This holds true not just of the RBMK design implicated in the Chernobyl accident, but also of the VVER-type reactors which India is importing from Russia. The report questions the capability of reactors to remain safe for extended periods if cooling systems fail. There is no guarantee that power backup systems will be effective should this happen. This is the primary difficulty that beset Fukushima Daiichi when the quake and tsunami hit. Also, key equipment involved in the cooling process suffers from metal fatigue and welding flaws—yet another problem that was ignored at Fukushima. Russian reactors are vulnerable to the kinds of hydrogen explosions that ripped up three reactor buildings at Fukushima.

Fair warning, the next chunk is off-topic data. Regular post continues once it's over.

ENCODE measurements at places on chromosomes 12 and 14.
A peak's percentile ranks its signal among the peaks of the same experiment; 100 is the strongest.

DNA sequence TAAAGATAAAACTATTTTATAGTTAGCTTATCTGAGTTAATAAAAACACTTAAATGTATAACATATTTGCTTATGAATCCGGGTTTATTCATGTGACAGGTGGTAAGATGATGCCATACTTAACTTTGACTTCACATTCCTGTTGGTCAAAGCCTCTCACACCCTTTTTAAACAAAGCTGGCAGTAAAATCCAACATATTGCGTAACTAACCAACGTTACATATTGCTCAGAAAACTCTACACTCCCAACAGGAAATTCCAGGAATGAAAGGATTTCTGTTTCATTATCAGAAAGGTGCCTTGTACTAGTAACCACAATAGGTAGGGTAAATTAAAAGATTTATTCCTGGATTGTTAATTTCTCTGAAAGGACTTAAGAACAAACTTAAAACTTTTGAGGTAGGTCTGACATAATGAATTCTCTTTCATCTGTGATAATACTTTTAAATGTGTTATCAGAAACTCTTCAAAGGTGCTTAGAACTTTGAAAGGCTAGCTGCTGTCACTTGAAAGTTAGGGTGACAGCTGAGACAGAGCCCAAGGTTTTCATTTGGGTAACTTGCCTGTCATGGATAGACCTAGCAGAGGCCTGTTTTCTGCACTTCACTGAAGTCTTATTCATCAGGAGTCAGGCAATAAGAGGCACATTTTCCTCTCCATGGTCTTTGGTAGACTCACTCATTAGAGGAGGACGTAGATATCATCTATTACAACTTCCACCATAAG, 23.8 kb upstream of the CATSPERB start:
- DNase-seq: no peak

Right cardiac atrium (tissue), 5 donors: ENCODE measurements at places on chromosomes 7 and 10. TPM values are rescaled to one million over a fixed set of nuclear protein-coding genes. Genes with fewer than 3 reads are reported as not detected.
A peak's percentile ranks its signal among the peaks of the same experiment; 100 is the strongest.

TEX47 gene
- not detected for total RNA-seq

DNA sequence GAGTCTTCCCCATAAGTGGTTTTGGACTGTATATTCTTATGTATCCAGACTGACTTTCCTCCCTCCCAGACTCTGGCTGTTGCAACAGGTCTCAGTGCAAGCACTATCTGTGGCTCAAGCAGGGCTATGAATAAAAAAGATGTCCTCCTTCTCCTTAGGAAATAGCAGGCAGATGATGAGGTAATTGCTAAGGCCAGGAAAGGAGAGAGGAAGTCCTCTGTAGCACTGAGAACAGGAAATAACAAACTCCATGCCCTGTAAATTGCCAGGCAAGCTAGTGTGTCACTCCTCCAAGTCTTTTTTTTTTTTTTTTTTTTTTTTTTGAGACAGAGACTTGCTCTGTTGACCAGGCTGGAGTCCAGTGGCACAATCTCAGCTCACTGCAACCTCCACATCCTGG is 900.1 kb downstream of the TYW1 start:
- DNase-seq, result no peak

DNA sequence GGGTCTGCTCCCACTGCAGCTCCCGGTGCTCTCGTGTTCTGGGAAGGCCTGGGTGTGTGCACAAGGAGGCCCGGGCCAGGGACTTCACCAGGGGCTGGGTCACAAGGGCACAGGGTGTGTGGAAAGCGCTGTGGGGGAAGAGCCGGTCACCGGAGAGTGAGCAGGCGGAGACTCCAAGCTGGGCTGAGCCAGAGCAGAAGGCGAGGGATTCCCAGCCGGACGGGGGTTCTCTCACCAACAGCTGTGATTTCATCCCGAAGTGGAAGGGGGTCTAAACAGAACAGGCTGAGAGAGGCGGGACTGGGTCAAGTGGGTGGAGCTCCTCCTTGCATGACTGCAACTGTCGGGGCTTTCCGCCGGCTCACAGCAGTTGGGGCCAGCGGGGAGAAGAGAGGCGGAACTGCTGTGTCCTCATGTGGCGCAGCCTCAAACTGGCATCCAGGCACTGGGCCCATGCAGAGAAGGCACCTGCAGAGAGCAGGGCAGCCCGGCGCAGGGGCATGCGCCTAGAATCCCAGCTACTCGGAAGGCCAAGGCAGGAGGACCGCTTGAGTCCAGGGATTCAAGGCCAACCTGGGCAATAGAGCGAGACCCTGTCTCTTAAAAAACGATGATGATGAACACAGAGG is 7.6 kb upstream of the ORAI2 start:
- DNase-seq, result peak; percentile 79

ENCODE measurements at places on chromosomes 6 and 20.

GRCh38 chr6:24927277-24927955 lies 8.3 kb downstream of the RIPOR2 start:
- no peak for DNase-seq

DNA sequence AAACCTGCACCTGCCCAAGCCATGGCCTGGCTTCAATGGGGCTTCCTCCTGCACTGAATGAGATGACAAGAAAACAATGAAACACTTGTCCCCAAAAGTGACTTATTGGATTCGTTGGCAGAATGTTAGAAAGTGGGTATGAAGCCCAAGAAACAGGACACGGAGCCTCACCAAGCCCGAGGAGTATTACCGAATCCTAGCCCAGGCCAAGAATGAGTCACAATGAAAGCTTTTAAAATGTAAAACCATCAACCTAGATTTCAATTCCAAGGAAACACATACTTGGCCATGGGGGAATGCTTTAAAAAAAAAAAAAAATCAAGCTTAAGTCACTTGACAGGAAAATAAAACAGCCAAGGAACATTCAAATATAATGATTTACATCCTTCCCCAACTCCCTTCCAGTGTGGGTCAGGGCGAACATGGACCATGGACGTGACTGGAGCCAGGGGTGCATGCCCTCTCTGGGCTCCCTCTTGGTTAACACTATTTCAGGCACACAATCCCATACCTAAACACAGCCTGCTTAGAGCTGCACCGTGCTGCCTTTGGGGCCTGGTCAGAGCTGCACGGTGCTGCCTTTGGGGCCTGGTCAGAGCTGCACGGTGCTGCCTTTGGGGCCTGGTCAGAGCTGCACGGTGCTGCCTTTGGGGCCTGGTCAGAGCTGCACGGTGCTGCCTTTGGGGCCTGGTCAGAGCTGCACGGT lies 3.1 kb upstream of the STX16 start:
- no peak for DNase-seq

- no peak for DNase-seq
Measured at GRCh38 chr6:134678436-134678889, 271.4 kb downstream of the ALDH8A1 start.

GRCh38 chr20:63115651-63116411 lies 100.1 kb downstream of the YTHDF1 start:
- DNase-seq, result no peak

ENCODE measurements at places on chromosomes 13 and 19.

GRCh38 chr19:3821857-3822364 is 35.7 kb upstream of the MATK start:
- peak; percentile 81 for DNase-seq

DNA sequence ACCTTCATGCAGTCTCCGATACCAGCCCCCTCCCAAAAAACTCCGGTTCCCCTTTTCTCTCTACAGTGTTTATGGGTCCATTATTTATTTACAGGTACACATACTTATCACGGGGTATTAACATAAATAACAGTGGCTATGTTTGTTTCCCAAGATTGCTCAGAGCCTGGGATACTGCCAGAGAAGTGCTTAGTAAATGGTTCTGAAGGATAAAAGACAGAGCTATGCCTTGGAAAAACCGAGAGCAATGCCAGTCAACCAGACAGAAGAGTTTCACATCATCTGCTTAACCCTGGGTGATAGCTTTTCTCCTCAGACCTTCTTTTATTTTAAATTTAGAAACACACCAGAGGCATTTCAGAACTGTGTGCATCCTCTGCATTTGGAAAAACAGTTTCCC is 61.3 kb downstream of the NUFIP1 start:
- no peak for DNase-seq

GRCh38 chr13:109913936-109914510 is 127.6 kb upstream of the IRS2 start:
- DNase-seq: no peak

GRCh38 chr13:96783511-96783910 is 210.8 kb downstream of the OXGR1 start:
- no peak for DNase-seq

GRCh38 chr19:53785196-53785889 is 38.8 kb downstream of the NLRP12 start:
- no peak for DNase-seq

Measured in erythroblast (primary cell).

Most important, the report says that the risk of earthquakes has not been considered as a safety factor for Russian nuclear facilities. Not all of Russia’s reactors have automatic shutdown mechanisms which would be activated in the event of an earthquake.
This should set the alarm bells ringing in India’s Department of Atomic Energy—the more so because the DAE lacks the technical competence to evaluate for safety imported designs of large size such as the 1,000 MW Koodamkulam units. Its experience is essentially limited to 200-230 MW, although it recently installed two 540 MW reactors. But the DAE is, true to type, complacent and blasé about the Koodamkulam reactors.